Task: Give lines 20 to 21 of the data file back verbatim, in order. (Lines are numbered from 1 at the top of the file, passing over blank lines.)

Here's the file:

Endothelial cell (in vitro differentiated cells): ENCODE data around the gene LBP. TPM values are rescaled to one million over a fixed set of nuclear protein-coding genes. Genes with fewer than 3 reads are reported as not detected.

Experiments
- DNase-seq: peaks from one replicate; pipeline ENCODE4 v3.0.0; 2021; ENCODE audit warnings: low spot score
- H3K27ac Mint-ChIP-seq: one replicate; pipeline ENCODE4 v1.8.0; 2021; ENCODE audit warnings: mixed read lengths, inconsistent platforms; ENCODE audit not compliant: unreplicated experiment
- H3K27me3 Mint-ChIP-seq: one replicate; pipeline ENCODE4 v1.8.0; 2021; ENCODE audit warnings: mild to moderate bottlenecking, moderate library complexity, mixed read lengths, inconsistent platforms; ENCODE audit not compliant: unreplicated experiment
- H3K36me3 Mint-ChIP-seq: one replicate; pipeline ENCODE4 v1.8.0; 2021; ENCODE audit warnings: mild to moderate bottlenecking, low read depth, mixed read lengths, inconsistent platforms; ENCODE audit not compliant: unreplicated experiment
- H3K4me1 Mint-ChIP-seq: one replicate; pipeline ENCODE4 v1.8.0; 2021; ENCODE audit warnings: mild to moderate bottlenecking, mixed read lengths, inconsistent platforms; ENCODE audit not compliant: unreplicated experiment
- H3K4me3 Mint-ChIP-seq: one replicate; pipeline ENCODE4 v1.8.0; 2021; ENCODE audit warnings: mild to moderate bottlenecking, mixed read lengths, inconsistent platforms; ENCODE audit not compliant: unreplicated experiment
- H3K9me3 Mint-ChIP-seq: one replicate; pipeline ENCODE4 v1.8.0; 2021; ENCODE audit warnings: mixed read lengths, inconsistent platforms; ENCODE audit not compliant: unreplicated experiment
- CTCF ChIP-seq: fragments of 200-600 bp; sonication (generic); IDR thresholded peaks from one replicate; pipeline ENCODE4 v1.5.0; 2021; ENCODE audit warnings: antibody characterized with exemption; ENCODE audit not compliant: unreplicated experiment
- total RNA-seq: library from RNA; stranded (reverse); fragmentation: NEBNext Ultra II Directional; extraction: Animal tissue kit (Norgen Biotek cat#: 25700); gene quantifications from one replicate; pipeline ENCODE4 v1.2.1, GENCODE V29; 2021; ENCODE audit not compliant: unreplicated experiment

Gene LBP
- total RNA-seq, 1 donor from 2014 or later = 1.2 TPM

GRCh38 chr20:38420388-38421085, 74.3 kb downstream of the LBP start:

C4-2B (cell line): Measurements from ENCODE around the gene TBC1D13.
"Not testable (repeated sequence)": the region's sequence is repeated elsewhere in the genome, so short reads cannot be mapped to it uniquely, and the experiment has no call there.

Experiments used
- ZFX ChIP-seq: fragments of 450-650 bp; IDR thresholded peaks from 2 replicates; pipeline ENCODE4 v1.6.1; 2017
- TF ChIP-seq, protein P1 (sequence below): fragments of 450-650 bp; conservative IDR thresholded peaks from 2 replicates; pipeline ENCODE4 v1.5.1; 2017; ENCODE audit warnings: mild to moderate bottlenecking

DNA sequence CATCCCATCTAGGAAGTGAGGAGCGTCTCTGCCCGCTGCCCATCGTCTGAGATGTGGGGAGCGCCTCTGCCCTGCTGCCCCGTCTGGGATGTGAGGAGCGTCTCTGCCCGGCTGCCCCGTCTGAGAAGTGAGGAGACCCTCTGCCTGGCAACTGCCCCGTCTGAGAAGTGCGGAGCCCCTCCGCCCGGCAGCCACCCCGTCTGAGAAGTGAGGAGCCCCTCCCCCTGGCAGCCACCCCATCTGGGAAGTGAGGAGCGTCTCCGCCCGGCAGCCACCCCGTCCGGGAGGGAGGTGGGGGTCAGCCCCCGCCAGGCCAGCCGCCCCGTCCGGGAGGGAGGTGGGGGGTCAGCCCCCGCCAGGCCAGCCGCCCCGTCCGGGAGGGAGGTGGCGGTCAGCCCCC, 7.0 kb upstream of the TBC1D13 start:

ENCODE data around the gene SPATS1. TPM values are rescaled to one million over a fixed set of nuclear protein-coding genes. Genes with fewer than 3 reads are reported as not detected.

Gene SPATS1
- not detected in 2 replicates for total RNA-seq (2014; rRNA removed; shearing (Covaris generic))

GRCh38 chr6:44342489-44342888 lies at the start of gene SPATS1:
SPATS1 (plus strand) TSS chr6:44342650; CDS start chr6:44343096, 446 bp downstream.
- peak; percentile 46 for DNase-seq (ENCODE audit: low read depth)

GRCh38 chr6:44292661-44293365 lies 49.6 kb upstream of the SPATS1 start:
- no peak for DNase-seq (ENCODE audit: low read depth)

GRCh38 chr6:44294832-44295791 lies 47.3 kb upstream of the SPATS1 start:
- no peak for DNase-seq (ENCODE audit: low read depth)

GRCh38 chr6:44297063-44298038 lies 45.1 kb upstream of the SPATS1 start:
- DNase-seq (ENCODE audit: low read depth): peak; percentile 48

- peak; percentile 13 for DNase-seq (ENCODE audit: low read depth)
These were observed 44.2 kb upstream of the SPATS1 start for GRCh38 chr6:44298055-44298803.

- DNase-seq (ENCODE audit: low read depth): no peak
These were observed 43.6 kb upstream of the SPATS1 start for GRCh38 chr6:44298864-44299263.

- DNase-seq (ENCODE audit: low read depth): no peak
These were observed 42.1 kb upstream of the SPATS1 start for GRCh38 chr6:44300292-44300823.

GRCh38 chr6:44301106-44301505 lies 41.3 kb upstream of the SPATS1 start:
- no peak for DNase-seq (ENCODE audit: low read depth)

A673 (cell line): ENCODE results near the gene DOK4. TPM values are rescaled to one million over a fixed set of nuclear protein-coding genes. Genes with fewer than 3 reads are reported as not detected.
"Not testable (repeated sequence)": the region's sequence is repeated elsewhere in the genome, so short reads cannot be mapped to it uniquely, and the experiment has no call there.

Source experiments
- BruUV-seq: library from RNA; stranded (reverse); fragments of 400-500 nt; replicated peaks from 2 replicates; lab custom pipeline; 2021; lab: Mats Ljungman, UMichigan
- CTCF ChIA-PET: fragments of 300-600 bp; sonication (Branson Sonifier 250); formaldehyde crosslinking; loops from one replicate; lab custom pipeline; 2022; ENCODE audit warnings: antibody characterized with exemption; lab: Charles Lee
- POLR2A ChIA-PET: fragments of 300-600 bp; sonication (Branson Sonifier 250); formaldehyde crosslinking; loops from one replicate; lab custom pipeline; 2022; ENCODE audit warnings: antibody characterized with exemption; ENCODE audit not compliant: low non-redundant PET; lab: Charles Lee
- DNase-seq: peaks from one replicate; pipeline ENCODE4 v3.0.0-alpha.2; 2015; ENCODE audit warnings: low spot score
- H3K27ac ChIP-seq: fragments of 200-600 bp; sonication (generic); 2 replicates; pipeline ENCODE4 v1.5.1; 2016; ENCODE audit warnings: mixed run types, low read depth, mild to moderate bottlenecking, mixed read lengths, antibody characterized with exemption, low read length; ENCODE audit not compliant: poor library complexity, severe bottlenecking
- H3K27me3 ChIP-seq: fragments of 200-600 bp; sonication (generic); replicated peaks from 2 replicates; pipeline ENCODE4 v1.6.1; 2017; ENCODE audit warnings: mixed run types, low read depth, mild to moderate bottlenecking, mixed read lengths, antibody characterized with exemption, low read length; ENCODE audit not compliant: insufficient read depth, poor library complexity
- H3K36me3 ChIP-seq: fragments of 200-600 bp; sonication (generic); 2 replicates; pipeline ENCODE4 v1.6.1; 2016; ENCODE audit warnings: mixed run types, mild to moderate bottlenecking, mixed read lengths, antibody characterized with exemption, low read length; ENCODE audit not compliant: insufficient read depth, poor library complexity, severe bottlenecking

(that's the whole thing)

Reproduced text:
DNA sequence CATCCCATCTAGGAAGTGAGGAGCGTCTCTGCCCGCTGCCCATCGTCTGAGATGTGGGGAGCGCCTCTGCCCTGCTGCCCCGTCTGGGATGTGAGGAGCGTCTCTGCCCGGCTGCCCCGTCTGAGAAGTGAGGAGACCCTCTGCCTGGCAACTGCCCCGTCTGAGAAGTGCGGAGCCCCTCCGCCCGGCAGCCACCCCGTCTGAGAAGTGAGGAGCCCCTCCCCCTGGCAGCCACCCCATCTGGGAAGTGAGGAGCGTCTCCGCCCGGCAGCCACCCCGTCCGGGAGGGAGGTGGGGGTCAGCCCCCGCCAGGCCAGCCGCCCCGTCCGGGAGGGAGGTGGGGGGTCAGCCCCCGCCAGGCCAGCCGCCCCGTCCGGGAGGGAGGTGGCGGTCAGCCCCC, 7.0 kb upstream of the TBC1D13 start:

ENCODE data around the gene SPATS1. TPM values are rescaled to one million over a fixed set of nuclear protein-coding genes. Genes with fewer than 3 reads are reported as not detected.